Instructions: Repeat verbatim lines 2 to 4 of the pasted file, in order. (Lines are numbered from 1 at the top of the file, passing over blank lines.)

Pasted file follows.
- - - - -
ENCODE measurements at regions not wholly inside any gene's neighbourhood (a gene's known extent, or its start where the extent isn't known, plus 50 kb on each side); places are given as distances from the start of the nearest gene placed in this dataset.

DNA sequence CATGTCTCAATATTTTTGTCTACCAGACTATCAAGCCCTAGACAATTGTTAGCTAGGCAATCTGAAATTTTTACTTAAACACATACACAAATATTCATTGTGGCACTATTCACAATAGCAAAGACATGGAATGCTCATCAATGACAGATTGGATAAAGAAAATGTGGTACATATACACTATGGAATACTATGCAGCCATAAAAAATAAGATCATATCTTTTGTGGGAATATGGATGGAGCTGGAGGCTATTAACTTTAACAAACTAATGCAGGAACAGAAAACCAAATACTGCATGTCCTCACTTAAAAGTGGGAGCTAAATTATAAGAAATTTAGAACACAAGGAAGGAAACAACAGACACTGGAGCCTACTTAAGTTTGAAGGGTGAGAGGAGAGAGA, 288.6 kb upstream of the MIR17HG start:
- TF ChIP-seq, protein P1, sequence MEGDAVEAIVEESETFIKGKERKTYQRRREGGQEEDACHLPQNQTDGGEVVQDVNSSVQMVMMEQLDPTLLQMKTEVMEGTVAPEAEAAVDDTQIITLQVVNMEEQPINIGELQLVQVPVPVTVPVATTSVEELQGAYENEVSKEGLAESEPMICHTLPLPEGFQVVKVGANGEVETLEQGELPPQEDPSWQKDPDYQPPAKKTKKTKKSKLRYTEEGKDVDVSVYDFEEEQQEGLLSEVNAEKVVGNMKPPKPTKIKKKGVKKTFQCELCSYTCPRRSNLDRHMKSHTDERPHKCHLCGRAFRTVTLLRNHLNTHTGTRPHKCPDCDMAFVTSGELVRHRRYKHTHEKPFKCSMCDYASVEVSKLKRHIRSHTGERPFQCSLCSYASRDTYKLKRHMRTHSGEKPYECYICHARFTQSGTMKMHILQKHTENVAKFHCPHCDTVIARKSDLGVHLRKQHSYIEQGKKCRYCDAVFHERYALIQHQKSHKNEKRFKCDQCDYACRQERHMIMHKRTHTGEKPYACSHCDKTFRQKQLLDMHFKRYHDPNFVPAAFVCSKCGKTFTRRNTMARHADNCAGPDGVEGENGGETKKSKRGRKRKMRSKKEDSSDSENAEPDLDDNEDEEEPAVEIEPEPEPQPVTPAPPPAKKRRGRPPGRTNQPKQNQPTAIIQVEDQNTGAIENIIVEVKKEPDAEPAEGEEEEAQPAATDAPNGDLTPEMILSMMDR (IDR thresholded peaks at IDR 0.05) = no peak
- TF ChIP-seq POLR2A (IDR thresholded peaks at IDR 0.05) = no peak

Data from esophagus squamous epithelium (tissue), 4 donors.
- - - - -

DNA sequence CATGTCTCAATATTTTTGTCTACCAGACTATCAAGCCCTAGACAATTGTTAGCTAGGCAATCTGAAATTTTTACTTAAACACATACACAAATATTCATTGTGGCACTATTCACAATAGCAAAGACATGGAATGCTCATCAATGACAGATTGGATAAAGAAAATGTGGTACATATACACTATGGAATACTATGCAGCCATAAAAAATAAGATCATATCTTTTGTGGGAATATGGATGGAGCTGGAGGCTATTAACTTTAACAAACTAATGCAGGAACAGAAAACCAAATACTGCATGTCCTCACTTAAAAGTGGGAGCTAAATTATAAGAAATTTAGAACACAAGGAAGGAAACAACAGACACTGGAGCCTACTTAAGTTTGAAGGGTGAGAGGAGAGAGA, 288.6 kb upstream of the MIR17HG start:
- TF ChIP-seq, protein P1, sequence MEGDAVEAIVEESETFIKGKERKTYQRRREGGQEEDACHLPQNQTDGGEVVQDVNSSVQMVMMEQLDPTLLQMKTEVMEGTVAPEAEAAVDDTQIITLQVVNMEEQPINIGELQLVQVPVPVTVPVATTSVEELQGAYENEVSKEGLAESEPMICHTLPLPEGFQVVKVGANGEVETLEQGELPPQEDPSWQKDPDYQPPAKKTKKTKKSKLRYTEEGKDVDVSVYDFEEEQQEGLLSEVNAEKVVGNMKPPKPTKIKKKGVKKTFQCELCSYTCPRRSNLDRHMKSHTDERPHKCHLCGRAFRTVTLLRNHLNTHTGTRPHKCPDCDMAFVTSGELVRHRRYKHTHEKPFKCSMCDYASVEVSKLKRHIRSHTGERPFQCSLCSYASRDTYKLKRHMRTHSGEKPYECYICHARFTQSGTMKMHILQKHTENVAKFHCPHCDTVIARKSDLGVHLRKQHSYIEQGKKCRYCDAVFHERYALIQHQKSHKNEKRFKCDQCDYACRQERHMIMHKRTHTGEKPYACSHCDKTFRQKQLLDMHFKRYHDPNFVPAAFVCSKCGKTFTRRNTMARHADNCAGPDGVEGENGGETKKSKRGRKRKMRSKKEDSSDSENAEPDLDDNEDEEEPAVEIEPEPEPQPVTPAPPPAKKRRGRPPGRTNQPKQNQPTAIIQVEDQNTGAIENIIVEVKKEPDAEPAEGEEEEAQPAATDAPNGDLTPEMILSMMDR (IDR thresholded peaks at IDR 0.05) = no peak
- TF ChIP-seq POLR2A (IDR thresholded peaks at IDR 0.05) = no peak